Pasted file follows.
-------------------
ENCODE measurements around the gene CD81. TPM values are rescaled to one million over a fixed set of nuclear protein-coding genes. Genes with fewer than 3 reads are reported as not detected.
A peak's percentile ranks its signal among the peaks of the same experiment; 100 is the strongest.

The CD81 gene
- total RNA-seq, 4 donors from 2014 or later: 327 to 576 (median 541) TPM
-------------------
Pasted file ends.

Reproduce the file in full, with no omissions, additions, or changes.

ENCODE measurements around the gene CD81. TPM values are rescaled to one million over a fixed set of nuclear protein-coding genes. Genes with fewer than 3 reads are reported as not detected.
A peak's percentile ranks its signal among the peaks of the same experiment; 100 is the strongest.

The CD81 gene
- total RNA-seq, 4 donors from 2014 or later: 327 to 576 (median 541) TPM